Russia’s leadership has relatively few fans worldwide, judging by the poor ratings it gets compared with those for the U.S. and other major nations.
In 2010, a median of 27% of adults across 104 countries that Gallup surveyed approved of the Kremlin’s leadership, while 31% disapproved and 33% didn’t have an opinion.
Approval of Russia’s leadership is significantly higher in former Soviet Union countries and in sub-Saharan Africa.
Russia’s sphere of influence continues to be most visible in former Soviet countries, where people are most likely to be familiar with the Kremlin’s leadership and a median of 61% said they approved.
Out of the 18 countries worldwide where Russia’s leadership netted majority approval, more than half are either former Soviet or socialist countries or Russia’s neighbours.
The popularity that Russia’s leadership enjoys in several countries in Central Asia and in the Caucasus has its roots in their shared history as former Soviet republics.
But the high approval also reflects how dependent many residents of these counties are on remittances from Russia.
In Tajikistan, where approval of Russia’s leadership is highest, the International Monetary Fund estimates that these remittances accounted for 50% of the country’s GDP in 2008.
Russia’s continued involvement in its former republics’ affairs also has helped — or harmed — its leadership’s reputation. Russian President Dmitry Medvedev’s efforts to resolve the Nagorno-Karabakh dispute between Armenia and Azerbaijan, for example, may help explain Armenians’ 75% approval rating. But Russia’s leadership also registers one of its highest disapproval ratings in Georgia (76%), which shows relations are still sour years after the war between them.
Outside Its neighbourhood, Russia’s Leadership Finds Approval in Sub-Saharan Africa
Far from Russia’s former republics and neighbours, majorities in several sub-Saharan African countries approved of Russia’s leadership in 2010. Although Russia’s aid and presence on the subcontinent greatly diminished after the Soviet Union’s collapse, it has been able to maintain strong ties with countries such as Mali, where 84% of residents approved of its leadership.
Ratings of foreign leadership tend to be higher in sub-Saharan Africa on the whole, but Russia’s leadership is not universally popular in the region and is far less so than U.S. leadership. A median of 48% in sub-Saharan Africa approved of Russia’s leadership in 2010, while at least 68% in the 20 sub-Saharan African countries surveyed the same year approved of U.S. leadership.
Russia’s Leadership Unknown and Unpopular Elsewhere
Russia’s leadership has not earned any type of a reputation in many parts of the world. With few exceptions, majorities in many countries surveyed in the Americas do not know enough about Russia’s leadership to offer an opinion. In the Americas, U.S. residents were most likely to have an opinion of Russia’s leadership, with a majority (52%) disapproving and 21% with no opinion.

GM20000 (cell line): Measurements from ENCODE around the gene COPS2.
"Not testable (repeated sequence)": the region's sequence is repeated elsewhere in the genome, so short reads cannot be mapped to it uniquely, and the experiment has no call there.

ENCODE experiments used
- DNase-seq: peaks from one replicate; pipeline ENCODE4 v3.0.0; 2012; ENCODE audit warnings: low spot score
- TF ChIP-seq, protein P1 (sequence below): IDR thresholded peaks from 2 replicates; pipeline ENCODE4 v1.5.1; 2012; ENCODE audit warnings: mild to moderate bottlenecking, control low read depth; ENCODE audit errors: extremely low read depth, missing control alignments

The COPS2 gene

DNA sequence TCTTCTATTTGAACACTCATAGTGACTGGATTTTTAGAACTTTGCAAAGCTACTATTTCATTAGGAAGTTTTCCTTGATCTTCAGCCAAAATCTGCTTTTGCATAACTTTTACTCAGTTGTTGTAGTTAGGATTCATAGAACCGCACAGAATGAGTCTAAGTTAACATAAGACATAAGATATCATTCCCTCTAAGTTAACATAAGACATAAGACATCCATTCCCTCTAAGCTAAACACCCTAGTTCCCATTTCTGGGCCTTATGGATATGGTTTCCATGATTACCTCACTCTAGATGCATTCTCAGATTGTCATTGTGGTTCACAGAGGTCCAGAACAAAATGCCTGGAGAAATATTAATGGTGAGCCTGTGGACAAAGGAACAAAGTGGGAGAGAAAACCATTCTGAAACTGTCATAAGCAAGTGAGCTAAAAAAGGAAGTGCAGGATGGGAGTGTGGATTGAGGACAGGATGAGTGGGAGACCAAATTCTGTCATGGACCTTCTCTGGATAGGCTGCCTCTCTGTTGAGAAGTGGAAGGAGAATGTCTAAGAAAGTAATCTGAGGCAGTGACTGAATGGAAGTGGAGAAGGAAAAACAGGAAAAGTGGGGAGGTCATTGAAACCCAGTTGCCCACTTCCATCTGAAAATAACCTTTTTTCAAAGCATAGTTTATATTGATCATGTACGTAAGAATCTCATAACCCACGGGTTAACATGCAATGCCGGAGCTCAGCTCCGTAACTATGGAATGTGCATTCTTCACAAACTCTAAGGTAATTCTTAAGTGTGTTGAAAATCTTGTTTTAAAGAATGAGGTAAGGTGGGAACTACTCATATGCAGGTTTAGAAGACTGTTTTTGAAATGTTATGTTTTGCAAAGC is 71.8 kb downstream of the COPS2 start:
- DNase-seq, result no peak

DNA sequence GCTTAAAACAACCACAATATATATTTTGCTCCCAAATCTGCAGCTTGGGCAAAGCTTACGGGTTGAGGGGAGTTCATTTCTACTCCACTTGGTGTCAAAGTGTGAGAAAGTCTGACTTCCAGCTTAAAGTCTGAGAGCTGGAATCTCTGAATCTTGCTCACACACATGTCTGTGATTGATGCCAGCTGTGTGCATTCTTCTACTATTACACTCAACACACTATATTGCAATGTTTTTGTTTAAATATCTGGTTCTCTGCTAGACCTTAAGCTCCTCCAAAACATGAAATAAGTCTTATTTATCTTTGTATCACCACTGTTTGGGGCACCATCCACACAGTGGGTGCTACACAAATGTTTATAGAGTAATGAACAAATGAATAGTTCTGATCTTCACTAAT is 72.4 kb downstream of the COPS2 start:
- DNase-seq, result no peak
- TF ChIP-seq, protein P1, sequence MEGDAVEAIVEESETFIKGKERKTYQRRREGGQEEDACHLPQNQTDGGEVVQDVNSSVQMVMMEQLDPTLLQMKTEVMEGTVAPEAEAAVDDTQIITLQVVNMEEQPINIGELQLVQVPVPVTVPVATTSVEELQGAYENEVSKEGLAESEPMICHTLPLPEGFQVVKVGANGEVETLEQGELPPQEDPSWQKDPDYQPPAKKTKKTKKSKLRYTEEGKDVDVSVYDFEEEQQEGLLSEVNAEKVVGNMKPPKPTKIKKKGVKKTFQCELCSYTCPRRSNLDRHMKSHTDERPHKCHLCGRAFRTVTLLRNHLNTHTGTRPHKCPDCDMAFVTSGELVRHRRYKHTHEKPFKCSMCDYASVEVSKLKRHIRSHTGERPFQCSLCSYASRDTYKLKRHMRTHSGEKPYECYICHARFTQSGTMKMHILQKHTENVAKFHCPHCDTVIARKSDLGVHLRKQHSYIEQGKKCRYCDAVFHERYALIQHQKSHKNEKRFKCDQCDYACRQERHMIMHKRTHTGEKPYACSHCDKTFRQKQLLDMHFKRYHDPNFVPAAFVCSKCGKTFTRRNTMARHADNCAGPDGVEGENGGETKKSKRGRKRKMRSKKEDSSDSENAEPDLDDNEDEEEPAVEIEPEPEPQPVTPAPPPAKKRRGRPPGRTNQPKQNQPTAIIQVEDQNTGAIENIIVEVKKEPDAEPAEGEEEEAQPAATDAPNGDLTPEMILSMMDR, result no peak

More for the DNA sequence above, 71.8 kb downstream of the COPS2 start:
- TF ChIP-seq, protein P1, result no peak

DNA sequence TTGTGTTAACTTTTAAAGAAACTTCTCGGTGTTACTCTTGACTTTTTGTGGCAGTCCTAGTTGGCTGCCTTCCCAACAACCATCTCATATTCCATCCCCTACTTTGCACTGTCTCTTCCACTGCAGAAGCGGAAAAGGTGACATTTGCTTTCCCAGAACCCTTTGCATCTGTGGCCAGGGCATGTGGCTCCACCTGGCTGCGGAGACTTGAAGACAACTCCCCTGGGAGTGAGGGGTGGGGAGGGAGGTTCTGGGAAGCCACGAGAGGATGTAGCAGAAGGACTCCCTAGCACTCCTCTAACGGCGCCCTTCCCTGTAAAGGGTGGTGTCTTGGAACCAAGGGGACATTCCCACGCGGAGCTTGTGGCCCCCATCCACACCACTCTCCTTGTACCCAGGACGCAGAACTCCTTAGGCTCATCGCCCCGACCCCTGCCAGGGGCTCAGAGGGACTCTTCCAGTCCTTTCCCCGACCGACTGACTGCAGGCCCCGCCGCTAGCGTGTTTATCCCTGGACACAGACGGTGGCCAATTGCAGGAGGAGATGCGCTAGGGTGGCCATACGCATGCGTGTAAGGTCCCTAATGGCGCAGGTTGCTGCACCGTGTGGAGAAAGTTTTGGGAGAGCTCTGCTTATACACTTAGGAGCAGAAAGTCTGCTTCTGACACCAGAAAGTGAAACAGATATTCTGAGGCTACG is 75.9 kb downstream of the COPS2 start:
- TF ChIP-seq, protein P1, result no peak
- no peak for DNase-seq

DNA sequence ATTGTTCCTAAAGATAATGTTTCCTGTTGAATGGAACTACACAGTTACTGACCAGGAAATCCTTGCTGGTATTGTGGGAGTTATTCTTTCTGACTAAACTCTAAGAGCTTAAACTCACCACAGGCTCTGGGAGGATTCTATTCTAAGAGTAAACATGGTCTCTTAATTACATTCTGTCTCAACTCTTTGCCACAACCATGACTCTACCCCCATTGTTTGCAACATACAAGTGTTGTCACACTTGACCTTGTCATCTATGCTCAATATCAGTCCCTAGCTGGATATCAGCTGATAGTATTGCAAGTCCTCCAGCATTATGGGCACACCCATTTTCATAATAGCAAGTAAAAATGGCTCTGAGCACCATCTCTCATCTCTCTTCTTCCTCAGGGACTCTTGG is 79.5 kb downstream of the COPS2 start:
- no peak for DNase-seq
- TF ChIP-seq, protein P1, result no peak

The leadership of Russia also remains an unknown in most of the countries in Asia, excluding its former republics in Central Asia. There were a few exceptions: A majority in Mongolia (56%), which has a long history with its immediate neighbour, approved of Russia’s leadership. Substantial majorities of Afghans (74%) and Pakistanis (60%) disapproved, which may stem from leftover resentment from Russia’s war with Afghanistan and its close ties with India.
In Europe as well, sizable percentages don’t know enough about the Kremlin’s leadership to offer an opinion, including majorities in countries such as Belgium (63%), Italy (55%), and the United Kingdom (52%). Only in Serbia (55%) did a majority approve of Russia’s leadership, likely reflecting residents’ approval of Russia’s opposition to Kosovo’s independence. Disapproval in Kosovo (83%) was the highest in Europe.
Across the Middle East and North Africa, residents with an opinion of Russia’s leadership tend to be more likely to disapprove than approve. Russia’s leadership is least popular in Yemen, the Palestinian Territories, and Israel, with roughly 6 in 10 residents saying they disapproved. Only Libyans and Iraqis were more likely to approve.
Despite its status as a major global player and its recent investments in overhauling its image worldwide, Russia’s leadership remains relatively unknown outside its former republics and its own neighbours. While other issues, such as corruption and the economy, will likely dominate Russia’s elections next year, Russia’s future status in its own region, as well as worldwide, will remain vital to its ability to wield political and economic clout.
For complete data sets or custom research from the more than 150 countries Gallup continually surveys, please contact [email protected] or call 202.715.3030.
Results are based on face-to-face and telephone interviews with approximately 1,000 adults, aged 15 and older, conducted in 106 countries in 2010. For results based on the total samples, one can say with 95% confidence that the maximum margin of sampling error ranges from ±1.7 percentage points to ±5.7 percentage points. The margin of error reflects the influence of data weighting. In addition to sampling error, question wording and practical difficulties in conducting surveys can introduce error or bias into the findings of public opinion polls.
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